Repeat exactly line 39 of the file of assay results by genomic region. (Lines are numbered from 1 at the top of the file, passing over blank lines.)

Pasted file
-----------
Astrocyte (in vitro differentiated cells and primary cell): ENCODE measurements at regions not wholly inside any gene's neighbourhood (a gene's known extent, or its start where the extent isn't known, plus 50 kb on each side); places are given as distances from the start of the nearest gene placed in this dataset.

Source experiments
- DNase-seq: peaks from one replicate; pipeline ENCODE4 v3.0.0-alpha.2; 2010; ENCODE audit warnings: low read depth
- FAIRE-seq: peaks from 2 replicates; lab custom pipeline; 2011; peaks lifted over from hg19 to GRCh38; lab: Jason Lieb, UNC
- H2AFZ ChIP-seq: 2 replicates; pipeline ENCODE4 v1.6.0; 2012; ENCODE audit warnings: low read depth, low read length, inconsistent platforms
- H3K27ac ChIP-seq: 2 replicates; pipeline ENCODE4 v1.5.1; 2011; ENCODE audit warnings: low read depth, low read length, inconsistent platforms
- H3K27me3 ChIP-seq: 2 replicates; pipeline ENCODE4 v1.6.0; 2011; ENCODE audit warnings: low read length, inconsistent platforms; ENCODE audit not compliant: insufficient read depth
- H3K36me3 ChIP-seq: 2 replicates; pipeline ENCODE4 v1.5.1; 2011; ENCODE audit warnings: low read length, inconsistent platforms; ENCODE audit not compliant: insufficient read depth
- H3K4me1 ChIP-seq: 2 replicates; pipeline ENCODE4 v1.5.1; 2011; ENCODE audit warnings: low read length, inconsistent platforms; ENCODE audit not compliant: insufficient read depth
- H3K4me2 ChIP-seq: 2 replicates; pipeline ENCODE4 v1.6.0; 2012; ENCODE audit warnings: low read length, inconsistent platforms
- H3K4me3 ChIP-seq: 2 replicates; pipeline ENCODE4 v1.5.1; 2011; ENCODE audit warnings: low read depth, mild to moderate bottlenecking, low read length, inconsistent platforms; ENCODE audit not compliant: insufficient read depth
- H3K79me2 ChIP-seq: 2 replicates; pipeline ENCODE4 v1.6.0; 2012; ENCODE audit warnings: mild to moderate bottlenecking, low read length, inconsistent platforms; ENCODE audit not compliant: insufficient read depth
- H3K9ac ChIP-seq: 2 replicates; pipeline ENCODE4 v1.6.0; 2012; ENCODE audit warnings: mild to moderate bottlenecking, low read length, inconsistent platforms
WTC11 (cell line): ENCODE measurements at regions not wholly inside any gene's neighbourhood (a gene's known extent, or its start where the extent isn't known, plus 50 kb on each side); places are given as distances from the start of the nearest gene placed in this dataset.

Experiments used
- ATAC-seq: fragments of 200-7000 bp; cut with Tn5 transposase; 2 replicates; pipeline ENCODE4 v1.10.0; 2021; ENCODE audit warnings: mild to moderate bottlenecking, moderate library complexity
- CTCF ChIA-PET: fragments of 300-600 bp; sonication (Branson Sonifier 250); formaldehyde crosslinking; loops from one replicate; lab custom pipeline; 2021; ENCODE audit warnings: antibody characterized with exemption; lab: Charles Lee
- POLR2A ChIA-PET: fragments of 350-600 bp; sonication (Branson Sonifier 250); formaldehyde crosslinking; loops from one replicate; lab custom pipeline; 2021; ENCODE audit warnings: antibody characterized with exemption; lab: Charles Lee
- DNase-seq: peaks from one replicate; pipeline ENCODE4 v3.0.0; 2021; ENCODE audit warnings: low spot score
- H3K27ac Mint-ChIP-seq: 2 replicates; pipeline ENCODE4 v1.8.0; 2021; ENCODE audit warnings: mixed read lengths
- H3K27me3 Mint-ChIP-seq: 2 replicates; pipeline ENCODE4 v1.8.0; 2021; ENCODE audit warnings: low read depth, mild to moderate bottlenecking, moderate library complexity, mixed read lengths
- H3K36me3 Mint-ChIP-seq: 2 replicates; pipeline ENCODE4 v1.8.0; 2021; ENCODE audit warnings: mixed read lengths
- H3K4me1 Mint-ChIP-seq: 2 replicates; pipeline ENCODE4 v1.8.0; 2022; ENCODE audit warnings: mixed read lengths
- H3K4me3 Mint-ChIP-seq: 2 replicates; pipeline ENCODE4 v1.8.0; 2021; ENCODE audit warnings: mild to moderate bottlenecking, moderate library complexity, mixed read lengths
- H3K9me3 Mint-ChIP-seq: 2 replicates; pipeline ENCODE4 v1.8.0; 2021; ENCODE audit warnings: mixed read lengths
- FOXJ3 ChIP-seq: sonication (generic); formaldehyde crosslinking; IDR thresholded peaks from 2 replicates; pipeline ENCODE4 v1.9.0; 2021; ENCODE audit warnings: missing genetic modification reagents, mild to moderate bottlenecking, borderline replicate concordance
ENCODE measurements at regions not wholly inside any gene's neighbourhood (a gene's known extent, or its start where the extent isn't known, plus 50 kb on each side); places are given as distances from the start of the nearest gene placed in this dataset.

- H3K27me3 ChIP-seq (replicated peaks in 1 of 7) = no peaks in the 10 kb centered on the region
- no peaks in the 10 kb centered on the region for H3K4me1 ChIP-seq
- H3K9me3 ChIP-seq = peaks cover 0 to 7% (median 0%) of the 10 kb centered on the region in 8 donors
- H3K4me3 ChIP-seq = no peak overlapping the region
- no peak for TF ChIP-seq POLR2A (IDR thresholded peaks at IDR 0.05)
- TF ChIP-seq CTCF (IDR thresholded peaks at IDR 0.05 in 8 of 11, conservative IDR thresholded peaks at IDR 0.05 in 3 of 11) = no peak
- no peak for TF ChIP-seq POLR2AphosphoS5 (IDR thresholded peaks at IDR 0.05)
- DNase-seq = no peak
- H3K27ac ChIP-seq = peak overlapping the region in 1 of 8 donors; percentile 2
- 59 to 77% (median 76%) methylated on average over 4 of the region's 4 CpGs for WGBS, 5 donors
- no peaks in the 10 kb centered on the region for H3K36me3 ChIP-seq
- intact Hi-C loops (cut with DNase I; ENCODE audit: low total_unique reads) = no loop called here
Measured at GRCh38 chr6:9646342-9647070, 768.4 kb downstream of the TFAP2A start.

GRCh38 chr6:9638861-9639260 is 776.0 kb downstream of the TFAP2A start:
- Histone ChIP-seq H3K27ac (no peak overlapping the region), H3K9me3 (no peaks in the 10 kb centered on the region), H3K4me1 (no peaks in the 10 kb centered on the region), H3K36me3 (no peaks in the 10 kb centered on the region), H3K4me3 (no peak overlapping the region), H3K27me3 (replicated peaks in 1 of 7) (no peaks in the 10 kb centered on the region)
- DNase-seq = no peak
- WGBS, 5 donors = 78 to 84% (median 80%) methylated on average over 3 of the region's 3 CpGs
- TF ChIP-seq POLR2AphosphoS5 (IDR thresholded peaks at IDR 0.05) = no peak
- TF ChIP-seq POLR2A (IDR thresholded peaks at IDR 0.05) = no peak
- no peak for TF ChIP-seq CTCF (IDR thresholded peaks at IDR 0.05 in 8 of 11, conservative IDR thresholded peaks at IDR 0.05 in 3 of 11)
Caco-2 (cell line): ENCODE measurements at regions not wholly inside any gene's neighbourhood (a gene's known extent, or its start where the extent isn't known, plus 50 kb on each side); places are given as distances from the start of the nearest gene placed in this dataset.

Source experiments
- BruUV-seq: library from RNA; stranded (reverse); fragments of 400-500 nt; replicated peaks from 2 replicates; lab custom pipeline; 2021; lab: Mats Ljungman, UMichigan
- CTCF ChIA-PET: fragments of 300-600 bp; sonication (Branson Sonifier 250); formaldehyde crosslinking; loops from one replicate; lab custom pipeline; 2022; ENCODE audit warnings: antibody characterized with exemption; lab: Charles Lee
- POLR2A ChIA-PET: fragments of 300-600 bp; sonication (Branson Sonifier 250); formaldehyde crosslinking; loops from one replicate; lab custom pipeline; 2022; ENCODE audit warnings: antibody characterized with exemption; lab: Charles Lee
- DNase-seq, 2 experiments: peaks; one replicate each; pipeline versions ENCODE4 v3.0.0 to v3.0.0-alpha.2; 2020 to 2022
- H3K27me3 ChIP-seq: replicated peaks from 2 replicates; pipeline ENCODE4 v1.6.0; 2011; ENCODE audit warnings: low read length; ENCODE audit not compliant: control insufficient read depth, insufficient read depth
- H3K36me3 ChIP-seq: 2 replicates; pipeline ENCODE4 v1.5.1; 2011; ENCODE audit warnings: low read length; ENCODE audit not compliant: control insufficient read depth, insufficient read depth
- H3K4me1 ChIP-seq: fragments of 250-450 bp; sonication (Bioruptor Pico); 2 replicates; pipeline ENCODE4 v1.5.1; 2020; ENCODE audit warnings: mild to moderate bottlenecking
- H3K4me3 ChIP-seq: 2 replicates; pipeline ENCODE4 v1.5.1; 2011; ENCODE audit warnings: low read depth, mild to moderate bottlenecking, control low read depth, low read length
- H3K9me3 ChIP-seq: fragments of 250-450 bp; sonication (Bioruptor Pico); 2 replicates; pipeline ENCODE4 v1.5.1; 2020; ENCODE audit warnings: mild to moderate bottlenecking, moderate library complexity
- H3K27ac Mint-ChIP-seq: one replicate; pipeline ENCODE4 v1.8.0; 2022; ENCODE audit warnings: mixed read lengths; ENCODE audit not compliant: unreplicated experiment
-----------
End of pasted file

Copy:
- intact Hi-C loops (cut with DNase I; ENCODE audit: low total_unique reads) = no loop called here